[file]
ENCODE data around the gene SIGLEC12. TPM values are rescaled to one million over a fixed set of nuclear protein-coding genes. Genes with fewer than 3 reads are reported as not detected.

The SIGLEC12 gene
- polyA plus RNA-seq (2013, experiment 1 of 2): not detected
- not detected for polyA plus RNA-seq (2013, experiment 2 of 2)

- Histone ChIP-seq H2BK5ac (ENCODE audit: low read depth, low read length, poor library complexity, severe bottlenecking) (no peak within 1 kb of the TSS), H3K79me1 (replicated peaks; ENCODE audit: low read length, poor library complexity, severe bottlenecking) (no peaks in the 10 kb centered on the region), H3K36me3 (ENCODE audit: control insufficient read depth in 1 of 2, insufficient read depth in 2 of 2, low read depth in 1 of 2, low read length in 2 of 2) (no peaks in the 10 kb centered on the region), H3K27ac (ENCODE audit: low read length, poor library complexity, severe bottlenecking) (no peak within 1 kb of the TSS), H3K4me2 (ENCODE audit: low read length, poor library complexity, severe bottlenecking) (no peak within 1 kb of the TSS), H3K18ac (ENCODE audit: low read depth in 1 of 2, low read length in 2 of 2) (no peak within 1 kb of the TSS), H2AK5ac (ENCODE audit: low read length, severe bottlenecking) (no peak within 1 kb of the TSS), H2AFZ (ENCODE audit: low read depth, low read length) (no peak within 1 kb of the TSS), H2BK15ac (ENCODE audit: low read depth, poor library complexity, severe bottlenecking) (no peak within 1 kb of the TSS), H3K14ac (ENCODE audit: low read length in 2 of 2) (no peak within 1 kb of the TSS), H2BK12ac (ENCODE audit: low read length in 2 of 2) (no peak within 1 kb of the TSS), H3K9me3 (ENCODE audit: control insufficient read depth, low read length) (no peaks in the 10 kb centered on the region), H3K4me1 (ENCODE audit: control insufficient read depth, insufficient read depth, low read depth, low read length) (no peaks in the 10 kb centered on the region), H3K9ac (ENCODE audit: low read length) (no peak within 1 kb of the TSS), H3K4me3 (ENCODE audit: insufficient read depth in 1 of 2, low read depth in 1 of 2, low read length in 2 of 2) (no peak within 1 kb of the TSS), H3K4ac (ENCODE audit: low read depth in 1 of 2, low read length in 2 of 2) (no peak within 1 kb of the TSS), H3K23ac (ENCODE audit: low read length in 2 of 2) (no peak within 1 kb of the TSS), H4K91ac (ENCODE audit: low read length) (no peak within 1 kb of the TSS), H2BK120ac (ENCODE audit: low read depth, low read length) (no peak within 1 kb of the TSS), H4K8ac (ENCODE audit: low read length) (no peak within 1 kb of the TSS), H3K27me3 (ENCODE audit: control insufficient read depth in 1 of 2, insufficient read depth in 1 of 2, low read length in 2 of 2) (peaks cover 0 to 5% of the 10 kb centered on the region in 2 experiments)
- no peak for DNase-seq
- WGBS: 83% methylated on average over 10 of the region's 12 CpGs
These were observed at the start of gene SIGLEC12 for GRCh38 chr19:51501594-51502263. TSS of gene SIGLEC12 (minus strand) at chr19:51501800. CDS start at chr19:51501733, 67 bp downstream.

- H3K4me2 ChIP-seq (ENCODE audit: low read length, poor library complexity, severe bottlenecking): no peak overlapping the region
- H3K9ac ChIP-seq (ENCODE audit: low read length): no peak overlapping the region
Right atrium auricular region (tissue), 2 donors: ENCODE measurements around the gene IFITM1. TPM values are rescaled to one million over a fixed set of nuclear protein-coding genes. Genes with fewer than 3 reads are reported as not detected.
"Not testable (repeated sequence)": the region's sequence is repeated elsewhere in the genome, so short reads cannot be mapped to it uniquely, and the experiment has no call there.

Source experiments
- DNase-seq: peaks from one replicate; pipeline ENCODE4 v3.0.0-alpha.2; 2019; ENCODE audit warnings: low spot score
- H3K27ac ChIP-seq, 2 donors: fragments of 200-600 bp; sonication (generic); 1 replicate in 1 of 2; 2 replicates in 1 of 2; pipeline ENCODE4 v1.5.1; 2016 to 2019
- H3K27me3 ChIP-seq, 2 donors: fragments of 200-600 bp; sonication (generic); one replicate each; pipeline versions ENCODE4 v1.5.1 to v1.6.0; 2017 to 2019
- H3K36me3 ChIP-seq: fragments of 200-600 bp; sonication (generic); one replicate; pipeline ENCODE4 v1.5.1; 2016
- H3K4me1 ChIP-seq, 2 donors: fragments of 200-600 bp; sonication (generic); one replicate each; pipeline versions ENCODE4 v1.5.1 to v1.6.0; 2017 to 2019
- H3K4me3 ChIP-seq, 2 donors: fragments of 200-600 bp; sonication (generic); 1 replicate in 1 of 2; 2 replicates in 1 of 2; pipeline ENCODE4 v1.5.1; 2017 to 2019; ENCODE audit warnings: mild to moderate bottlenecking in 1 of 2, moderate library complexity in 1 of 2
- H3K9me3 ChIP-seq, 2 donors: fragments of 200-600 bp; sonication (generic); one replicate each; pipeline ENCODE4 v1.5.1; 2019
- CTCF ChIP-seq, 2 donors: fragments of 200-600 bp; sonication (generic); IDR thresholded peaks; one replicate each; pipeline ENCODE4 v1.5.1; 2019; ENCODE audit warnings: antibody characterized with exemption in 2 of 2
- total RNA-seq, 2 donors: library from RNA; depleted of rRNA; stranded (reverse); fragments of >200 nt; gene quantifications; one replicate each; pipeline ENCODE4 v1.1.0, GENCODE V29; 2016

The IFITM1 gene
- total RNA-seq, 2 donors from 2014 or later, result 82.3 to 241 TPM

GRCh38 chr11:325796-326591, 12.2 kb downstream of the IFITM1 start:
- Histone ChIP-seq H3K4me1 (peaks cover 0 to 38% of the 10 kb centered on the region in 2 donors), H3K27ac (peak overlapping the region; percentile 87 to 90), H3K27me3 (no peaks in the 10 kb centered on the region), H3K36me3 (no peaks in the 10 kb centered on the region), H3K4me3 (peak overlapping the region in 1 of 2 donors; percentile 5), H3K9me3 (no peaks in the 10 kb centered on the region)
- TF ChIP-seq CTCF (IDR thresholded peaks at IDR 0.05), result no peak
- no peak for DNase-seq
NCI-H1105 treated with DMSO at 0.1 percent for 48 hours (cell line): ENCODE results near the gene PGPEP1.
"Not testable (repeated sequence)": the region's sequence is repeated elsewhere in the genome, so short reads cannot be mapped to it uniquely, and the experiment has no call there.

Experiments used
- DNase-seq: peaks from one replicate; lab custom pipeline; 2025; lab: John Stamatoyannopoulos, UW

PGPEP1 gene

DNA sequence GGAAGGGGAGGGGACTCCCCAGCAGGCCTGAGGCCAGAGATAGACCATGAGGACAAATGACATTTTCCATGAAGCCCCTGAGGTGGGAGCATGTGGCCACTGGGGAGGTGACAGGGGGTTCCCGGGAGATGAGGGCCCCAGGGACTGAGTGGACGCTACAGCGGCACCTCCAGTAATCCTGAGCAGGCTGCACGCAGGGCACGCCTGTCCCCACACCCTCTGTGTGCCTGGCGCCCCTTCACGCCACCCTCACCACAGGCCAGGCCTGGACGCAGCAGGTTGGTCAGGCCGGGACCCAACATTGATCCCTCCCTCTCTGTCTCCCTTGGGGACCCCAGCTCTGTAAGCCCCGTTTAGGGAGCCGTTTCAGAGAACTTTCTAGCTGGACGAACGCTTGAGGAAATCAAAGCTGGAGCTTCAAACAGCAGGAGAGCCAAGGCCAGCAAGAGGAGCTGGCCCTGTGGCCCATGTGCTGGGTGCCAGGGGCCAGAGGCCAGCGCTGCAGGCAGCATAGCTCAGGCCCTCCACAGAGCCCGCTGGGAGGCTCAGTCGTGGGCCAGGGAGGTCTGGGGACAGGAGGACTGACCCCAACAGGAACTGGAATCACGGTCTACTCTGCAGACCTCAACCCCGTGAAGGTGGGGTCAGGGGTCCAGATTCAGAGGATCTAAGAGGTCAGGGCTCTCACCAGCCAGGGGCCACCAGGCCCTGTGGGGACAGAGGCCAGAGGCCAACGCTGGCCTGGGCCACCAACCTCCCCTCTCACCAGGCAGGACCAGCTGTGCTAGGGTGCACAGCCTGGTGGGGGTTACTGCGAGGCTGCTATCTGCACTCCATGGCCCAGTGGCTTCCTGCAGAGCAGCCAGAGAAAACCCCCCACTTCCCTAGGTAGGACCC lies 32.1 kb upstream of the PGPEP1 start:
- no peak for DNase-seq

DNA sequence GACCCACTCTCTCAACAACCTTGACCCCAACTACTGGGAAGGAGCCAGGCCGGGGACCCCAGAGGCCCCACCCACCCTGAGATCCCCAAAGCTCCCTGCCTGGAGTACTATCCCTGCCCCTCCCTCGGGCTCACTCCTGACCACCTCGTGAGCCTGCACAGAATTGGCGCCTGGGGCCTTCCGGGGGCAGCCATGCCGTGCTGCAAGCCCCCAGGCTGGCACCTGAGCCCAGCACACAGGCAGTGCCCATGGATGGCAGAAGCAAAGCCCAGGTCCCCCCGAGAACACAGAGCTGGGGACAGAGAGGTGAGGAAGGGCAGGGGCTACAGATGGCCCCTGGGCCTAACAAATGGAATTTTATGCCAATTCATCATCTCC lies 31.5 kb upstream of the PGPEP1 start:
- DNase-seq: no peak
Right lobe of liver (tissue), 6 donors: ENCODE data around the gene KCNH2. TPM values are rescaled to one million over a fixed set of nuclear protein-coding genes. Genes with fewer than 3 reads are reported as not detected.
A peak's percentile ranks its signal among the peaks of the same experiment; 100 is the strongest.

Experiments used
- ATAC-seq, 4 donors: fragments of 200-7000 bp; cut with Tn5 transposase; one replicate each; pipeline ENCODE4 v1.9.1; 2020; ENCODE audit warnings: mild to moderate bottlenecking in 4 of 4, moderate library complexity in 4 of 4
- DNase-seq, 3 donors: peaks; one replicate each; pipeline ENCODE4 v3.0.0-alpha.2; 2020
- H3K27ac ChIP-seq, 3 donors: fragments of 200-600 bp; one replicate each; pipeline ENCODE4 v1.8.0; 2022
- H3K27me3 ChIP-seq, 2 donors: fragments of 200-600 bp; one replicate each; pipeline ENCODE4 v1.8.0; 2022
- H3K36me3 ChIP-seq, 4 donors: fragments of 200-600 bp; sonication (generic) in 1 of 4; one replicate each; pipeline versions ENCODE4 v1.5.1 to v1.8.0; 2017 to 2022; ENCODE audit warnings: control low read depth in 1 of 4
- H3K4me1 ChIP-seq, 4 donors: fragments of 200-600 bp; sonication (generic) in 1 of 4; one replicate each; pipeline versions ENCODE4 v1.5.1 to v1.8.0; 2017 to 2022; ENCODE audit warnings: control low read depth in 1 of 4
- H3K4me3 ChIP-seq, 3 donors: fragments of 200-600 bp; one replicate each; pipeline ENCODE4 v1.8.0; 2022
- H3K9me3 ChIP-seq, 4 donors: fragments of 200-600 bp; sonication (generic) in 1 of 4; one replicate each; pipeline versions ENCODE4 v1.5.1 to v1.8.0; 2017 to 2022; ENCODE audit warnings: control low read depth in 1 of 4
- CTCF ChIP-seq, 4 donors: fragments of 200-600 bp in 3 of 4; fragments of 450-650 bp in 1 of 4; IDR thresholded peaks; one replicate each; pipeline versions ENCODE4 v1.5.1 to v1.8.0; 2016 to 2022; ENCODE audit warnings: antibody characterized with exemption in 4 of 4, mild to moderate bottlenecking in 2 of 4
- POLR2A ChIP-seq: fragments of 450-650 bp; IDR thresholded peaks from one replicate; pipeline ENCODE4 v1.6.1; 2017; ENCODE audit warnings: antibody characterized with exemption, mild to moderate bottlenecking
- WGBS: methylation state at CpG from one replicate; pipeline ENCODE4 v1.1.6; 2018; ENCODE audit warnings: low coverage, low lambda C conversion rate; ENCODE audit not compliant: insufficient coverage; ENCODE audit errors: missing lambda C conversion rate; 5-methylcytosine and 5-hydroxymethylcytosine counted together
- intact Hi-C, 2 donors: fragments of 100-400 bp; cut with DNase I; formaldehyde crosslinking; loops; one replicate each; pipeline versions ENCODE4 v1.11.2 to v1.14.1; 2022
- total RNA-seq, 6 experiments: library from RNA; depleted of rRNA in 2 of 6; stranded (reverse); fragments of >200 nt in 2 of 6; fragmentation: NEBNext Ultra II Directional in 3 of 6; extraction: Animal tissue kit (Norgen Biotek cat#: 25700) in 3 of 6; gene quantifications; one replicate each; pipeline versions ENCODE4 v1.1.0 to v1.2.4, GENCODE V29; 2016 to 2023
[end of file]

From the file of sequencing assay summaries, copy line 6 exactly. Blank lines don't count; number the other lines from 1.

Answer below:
- no peak for DNase-seq